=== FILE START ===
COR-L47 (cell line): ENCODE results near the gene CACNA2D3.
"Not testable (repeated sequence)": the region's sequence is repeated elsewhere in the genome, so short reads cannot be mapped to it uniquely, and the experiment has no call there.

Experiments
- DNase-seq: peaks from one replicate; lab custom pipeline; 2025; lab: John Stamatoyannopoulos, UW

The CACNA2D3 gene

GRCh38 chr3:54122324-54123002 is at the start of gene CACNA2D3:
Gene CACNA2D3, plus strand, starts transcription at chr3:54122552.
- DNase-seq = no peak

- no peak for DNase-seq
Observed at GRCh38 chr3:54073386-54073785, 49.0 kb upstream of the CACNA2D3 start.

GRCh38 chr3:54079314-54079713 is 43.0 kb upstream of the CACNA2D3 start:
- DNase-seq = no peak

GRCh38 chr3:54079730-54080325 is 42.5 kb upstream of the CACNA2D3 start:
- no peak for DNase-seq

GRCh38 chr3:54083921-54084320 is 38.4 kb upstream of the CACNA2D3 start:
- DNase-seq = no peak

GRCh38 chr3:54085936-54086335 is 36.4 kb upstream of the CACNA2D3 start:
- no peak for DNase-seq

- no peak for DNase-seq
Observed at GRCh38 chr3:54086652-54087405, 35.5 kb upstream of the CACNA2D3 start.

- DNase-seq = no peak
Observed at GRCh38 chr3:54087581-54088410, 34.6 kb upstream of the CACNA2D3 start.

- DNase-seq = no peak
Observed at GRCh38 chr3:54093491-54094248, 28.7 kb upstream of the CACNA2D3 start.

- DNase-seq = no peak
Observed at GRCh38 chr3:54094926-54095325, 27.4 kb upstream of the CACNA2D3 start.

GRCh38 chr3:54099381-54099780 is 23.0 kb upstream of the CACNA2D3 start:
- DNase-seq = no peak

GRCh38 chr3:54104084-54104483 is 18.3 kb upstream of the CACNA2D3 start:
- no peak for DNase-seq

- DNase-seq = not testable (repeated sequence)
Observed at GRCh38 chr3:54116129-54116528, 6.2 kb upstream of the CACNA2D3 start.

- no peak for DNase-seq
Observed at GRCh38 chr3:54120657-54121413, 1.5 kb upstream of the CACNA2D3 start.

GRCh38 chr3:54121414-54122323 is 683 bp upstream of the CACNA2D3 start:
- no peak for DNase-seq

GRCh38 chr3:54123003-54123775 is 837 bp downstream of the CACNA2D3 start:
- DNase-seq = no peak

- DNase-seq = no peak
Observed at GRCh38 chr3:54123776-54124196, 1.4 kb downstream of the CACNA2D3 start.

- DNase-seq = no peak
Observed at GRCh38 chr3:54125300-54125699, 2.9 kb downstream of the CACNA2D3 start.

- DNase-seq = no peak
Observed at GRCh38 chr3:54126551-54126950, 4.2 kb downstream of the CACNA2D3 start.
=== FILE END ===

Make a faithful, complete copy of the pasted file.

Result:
COR-L47 (cell line): ENCODE results near the gene CACNA2D3.
"Not testable (repeated sequence)": the region's sequence is repeated elsewhere in the genome, so short reads cannot be mapped to it uniquely, and the experiment has no call there.

Experiments
- DNase-seq: peaks from one replicate; lab custom pipeline; 2025; lab: John Stamatoyannopoulos, UW

The CACNA2D3 gene

GRCh38 chr3:54122324-54123002 is at the start of gene CACNA2D3:
Gene CACNA2D3, plus strand, starts transcription at chr3:54122552.
- DNase-seq = no peak

- no peak for DNase-seq
Observed at GRCh38 chr3:54073386-54073785, 49.0 kb upstream of the CACNA2D3 start.

GRCh38 chr3:54079314-54079713 is 43.0 kb upstream of the CACNA2D3 start:
- DNase-seq = no peak

GRCh38 chr3:54079730-54080325 is 42.5 kb upstream of the CACNA2D3 start:
- no peak for DNase-seq

GRCh38 chr3:54083921-54084320 is 38.4 kb upstream of the CACNA2D3 start:
- DNase-seq = no peak

GRCh38 chr3:54085936-54086335 is 36.4 kb upstream of the CACNA2D3 start:
- no peak for DNase-seq

- no peak for DNase-seq
Observed at GRCh38 chr3:54086652-54087405, 35.5 kb upstream of the CACNA2D3 start.

- DNase-seq = no peak
Observed at GRCh38 chr3:54087581-54088410, 34.6 kb upstream of the CACNA2D3 start.

- DNase-seq = no peak
Observed at GRCh38 chr3:54093491-54094248, 28.7 kb upstream of the CACNA2D3 start.

- DNase-seq = no peak
Observed at GRCh38 chr3:54094926-54095325, 27.4 kb upstream of the CACNA2D3 start.

GRCh38 chr3:54099381-54099780 is 23.0 kb upstream of the CACNA2D3 start:
- DNase-seq = no peak

GRCh38 chr3:54104084-54104483 is 18.3 kb upstream of the CACNA2D3 start:
- no peak for DNase-seq

- DNase-seq = not testable (repeated sequence)
Observed at GRCh38 chr3:54116129-54116528, 6.2 kb upstream of the CACNA2D3 start.

- no peak for DNase-seq
Observed at GRCh38 chr3:54120657-54121413, 1.5 kb upstream of the CACNA2D3 start.

GRCh38 chr3:54121414-54122323 is 683 bp upstream of the CACNA2D3 start:
- no peak for DNase-seq

GRCh38 chr3:54123003-54123775 is 837 bp downstream of the CACNA2D3 start:
- DNase-seq = no peak

- DNase-seq = no peak
Observed at GRCh38 chr3:54123776-54124196, 1.4 kb downstream of the CACNA2D3 start.

- DNase-seq = no peak
Observed at GRCh38 chr3:54125300-54125699, 2.9 kb downstream of the CACNA2D3 start.

- DNase-seq = no peak
Observed at GRCh38 chr3:54126551-54126950, 4.2 kb downstream of the CACNA2D3 start.